House debates

Wednesday, 24 November 2021

Matters of Public Importance


4:19 pm

Photo of Katie AllenKatie Allen (Higgins, Liberal Party) Share this | Hansard source

The Morrison government is taking strong action to further boost our long-term fuel security by locking in the future of our refining sector, and that's been through the landmark Fuel Security Act 2021, where we've looked at the refining capacity to secure ongoing operations of refineries in both Brisbane and Geelong. These will stay in operation until at least mid-2027.

As part of this commitment, the government will also co-fund $250 million in major infrastructure upgrades. This is important, because it will help to lower the sulphur fuel content of our fuels for our onshore refining. This lowering of the sulphur content in fuel will bring benefits of around $1 billion in avoided health costs due to better air quality. This will also help motorists to save costs on maintenance. Our fuel security package is important not only for ensuring our short- and medium-term support of the refinery industry but also for making sure we improve the health of our consumers.

The issue with our fuel security package is that there are two things coming at us at speed. Firstly, we have been dealing with the COVID pandemic, and that has had an effect on our supply chain. There is absolutely no doubt about our sovereign supply chains; whether it's been for medicines, PPE equipment or tests, we have had issues to address. That can also be true for fuel security, so it is important that we turn our minds to the issue of how to make sure we have fuel security.

But it's not just COVID that we've had to deal with, with regard to self-sufficiency and security; we've also had the issue of the world transitioning to a decarbonised economy. Australia has been very fortunate that it has had a lot of access to cheap energy in the past and will continue to in the short to medium term. But we are going through a transition which means we need to build the infrastructure of the future. That's why we recognise that, while fuels are transitioning, we need to get ready for the green superpower led future that is awaiting Australia. This includes the government's strategic investment in the Future Fuels and Vehicles Strategy. This strategy will help empower consumers to drive the car they want and help support an enabling environment by rolling out infrastructure and making the grid electric vehicle ready.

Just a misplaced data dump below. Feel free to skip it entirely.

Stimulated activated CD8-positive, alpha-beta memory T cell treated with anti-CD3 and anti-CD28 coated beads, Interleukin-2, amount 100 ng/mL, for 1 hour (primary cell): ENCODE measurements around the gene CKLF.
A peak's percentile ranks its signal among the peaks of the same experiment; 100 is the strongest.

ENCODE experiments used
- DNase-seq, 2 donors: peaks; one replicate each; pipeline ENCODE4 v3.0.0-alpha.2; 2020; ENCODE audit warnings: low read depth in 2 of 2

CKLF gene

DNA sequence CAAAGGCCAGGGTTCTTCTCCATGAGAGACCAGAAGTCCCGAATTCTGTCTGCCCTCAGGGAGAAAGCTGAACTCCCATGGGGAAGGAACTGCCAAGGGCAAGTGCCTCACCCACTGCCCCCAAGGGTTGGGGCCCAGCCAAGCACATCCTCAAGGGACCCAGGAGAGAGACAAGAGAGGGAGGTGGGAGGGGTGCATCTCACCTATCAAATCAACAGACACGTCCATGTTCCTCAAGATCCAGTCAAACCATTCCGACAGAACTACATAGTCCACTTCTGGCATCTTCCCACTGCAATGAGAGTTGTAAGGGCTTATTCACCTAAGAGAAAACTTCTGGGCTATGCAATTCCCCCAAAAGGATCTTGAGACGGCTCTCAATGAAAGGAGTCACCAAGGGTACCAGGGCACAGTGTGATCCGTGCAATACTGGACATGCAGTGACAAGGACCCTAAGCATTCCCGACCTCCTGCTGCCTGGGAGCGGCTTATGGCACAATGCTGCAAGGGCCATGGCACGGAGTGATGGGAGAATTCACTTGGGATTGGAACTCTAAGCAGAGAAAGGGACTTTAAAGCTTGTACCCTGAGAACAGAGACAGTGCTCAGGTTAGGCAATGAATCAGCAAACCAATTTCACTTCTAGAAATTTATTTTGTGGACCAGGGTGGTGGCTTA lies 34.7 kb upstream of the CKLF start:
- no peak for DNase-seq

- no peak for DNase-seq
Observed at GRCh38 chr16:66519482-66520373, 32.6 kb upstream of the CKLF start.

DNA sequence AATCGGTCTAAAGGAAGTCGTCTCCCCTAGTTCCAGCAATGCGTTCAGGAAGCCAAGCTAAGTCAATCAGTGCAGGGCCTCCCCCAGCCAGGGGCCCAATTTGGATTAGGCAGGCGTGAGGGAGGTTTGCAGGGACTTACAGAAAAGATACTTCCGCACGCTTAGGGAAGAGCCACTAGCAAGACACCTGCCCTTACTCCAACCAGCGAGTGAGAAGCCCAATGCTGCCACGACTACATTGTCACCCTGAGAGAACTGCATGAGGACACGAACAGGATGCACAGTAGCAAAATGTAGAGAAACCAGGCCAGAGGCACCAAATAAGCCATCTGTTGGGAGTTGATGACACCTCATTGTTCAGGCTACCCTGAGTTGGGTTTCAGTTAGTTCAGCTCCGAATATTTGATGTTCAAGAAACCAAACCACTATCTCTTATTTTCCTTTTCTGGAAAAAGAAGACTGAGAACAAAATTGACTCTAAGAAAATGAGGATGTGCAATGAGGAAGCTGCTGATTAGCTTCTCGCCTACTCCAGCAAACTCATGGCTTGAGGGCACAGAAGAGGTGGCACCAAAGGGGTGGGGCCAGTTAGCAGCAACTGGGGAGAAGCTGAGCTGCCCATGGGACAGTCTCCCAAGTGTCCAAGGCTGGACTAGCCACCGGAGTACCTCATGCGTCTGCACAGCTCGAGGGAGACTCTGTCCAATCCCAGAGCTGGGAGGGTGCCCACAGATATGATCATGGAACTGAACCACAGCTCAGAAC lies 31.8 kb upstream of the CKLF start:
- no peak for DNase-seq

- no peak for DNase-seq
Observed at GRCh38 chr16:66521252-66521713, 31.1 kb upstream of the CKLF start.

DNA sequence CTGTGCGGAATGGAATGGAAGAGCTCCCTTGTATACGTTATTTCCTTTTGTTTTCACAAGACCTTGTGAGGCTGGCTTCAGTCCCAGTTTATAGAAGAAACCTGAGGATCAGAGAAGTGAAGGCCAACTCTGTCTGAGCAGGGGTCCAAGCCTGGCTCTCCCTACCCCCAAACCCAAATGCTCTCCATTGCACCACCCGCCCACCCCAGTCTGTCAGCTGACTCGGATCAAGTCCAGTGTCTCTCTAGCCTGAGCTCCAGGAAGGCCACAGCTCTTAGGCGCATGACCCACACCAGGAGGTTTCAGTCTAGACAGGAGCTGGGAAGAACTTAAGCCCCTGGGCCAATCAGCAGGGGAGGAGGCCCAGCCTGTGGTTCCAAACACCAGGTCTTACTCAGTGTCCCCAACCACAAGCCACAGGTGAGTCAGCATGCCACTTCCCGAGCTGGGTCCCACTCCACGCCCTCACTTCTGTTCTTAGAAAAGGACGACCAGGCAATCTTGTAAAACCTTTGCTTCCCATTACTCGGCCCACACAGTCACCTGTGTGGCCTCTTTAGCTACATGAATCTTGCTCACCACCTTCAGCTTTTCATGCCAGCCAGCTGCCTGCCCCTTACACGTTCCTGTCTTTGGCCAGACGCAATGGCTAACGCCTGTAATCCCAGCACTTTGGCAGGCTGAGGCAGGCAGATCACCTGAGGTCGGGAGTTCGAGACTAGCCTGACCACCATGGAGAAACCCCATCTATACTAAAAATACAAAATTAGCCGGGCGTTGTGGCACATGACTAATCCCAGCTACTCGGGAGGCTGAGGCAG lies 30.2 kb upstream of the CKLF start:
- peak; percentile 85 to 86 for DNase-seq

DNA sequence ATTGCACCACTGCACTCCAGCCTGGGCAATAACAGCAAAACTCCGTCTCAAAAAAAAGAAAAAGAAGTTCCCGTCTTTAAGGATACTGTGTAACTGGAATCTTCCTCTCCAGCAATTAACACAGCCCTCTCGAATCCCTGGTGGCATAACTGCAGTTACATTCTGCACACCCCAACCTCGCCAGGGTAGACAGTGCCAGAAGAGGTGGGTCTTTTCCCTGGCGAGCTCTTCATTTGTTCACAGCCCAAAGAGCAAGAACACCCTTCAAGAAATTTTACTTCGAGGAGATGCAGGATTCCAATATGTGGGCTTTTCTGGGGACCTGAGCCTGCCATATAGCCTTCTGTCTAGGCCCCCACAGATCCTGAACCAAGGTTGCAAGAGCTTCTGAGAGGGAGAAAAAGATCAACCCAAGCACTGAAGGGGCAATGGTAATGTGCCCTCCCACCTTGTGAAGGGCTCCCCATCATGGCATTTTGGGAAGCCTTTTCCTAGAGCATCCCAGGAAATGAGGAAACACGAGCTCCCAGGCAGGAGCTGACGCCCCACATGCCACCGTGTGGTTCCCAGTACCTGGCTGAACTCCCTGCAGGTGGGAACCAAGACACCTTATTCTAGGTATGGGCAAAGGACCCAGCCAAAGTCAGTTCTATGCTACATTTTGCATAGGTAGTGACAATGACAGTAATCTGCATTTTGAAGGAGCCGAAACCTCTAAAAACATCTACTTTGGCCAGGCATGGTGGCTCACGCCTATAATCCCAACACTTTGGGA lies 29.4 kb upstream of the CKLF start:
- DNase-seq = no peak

The transition that needs to happen, where we move from being dependent on diesel and on fossil fuels, is going to take time, and it is going to take technological development to get us there. But this government is committed to a carbon net zero 2050, underpinning the infrastructure changes, technological development and business development that is going to have to happen to get us there sooner, faster and safer.

Our strategy is backed by the $250 million Future Fuels Fund, which will focus on some very important aspects. The first is public EV charging stations. We know Australia has some particular issues with regard to being a big continent and us liking to drive a long way. Anyone who's been to Europe knows that they have much shorter distances. Australians love to get in a car and drive a long way. We need to make sure our public EV charging stations are supplementing the private EV charging stations that are growing like sunflowers across this great continent. A number of constituents in my electorate spoke with me last week about the work they are doing in the private EV charging sector. We know GET and JOLT are two such EV charging businesses that have grown very rapidly and are providing private EV charging. We as a government are backing in private enterprise and filling the gap with public EV charging. We also understand household smart charging will be important for the future, and we also know we're going to have to deal with heavy and long-distance vehicle technologies in a very different way. These will be fuelled by hydrogen—green hydrogen in particular.

As we move from a liquid fuel past based on fossil fuels to a liquid fuel future based on green hydrogen, we know there is a lot of change coming to this country. And who do you trust better than us to lead you into that future? Who do you trust better than a government that understands the technology led development of future fuels, of infrastructure, and understands that industry partnering with government is the best way forward by enabling the gaps to be filled by government but not the whole thing to be driven by government? Partnering with the private sector to support uptake and stimulate co-investment in future fuels is how we get to a greener, cleaner future faster.


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